Edwin Diender, VP government & public utility sector at Huawei Enterprise Business Group says that most of the available information on blockchain relates to the financial services industry and the so-called digital currencies, like Bitcoin.
But what is the value of blockchain beyond the financial sector? Diender says that before answering that question, one needs to clarify what blockchain is.
“Think of buying something via the Internet and then needing to pay. In the ‘traditional’ way, you would fill out a form with your contact information and bankcard details, and then directed to a secured webpage to authenticate and authorize the payment.
“Post-transaction, you may be redirected to the online shop for further shopping options or to close the session.”
He said that the redirection to a specific secured webpage to authenticate and authorize your payment is via a third party; it is not directly between you and the online shop owner.
This third party is the control mechanism for the online payment. In legal terms this third party is the ‘ledger’.
When it comes to information security, this third party function is prone to breaches and requires many mechanisms and cryptographic protocols to secure the whole process of authentication and authorization.
Blockchain is a principle where this third party is not needed. And neither are the additional security mechanisms — themselves exposing multiple points of failure, and thus multiple security risks.
Diender noted that for financial services the utility of these benefits is very clear. “But what about other industries?”
“When constructing a smart city, we encounter a complex mesh of systems across industry domains like transportation, energy, water, education, healthcare, and so on. By centrally managing these sectors, a smart city enables the sharing of data and capabilities through and across such systems.
“As sharing increases over time, the most innovative and widely adopted applications will establish the trend lines
for intelligent infrastructure development, public service convenience, social management refinements, ecosystem health, and optimized industry structures,” Diender said.
The Huawei executive said that blockchain in healthcare is apparent for the secure exchange of value and information between medical specialists, or between patients and medical specialists, and between patients and the pharmacy.
But, its also between the MRI scanner and the application server that processes the medical images, or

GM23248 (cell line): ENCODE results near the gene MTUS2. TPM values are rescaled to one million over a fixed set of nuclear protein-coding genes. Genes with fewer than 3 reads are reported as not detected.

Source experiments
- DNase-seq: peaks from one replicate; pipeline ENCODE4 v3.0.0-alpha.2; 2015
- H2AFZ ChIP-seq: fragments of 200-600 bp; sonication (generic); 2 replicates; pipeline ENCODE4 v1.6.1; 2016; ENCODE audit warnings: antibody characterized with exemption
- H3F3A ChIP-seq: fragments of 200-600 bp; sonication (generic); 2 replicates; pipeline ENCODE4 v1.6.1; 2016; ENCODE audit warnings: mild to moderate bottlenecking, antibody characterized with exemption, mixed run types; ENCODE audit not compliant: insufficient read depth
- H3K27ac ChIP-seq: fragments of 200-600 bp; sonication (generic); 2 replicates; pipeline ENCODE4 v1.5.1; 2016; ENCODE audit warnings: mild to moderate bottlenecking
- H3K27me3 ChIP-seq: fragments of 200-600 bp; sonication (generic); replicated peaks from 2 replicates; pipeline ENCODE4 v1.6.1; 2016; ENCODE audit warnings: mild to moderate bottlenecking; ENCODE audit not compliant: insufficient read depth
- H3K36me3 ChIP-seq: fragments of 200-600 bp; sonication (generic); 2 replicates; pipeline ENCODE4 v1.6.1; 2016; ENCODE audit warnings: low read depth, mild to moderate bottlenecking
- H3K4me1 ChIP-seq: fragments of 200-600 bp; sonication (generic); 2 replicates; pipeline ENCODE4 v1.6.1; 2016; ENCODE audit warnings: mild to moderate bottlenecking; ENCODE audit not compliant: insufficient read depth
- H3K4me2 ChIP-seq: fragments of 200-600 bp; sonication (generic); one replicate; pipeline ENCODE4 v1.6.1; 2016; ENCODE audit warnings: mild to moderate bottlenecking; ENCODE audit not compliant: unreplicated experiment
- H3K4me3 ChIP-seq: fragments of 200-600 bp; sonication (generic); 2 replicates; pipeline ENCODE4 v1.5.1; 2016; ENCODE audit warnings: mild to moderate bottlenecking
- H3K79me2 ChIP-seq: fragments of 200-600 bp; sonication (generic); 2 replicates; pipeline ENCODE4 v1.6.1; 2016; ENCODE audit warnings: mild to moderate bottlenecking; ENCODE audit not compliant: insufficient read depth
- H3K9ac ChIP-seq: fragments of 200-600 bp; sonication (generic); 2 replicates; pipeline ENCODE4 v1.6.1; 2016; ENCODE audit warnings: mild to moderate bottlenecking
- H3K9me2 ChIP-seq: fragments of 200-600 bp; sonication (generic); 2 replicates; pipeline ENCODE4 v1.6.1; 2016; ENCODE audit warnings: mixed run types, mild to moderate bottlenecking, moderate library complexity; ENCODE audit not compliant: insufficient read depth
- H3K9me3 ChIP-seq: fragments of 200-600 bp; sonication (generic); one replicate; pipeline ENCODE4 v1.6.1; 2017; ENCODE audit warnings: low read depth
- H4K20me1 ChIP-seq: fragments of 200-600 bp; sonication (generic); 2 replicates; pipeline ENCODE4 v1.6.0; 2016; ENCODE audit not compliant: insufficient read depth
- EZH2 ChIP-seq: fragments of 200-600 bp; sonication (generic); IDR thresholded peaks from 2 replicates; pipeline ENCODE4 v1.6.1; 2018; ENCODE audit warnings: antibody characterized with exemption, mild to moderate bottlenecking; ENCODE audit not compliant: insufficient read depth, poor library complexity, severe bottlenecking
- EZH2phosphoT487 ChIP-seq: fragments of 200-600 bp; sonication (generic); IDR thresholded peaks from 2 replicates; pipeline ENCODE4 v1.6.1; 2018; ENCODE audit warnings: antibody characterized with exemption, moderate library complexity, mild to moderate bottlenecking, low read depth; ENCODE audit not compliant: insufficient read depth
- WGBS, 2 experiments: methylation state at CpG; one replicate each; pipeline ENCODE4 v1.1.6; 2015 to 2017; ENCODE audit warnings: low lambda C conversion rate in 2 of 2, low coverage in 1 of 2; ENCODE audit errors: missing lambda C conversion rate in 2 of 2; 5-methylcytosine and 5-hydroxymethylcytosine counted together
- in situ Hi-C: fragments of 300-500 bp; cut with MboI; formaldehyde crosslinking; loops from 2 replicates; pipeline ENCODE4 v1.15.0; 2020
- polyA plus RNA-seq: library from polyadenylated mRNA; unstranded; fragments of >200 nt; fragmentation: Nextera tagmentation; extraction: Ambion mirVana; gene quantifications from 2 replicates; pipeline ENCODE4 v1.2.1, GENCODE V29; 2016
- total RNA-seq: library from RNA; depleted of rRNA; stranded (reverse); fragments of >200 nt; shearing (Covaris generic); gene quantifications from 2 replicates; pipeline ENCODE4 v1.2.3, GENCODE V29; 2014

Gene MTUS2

between the medical specialists that use the PC or computer and the medical imaging database.
Diender said that blockchain in government is beneficial where it comes to taxation and tax payments (similar to the
example of online payment). It is also beneficial for secure exchange of value and information between government departments and citizens, for example the renewal of driver licenses or passports and online visa applications or the payment of traffic fines.
Huawei said that e-government platforms can be linked to different information systems and application servers using blockchain to secure links and exchange valuable information between systems and services.
“And what about shared services centers, or the replication of data, when a data center is offline? For disaster recovery, blockchains are able to provide a strong foundation for data redundancy between the connections in a distributed architecture,” Diender said.
Huawei said that blockchain in education can be applied to online exams for students working remotely by securing the integrity of the answers between students and their teachers or professors.
“Blockchain, Diender said, can also be applied with examples such as payment of student tuition fees, the safe and secure usage of online curriculum, accessing digital libraries, to mention but a few.”
Blockchain in transportation is quite logical for recording the payment of speeding tickets, road taxes, or toll fees. In the domain of ‘connected cars,’ blockchain will facilitate the secure exchange of safety-critical data between trusted terminals and endpoints.
The exchange of information and value between cars and back-end processing systems can be built on blockchain, Huawei said.
“We put public safety elements into three adjacent pillars; before an incident, during an incident, and after an incident. For early warnings and notifications we look to incorporate information from camera and sensors that can be converged in the command centers,” said Diender.
During an incident, audio and video streams are overlaid onto GIS maps. Integrated reports and combined information streams are
dispatched in real-time towards emergency response teams.
“We also enable collaboration and real-time information sharing across teams, departments, and agencies. After the incident, where (criminal) investigations take place and cases are solved, we search, find candidates, and stitch together videos and still images from a multitude of sources to reduce the time necessary for manual searches.
“In each of these stages, the secure and safe exchange of value and information is required. The principle of blockchain in all these scenarios demonstrates the value of not needing third party solutions or components to achieve end-to- end security,” said Diender.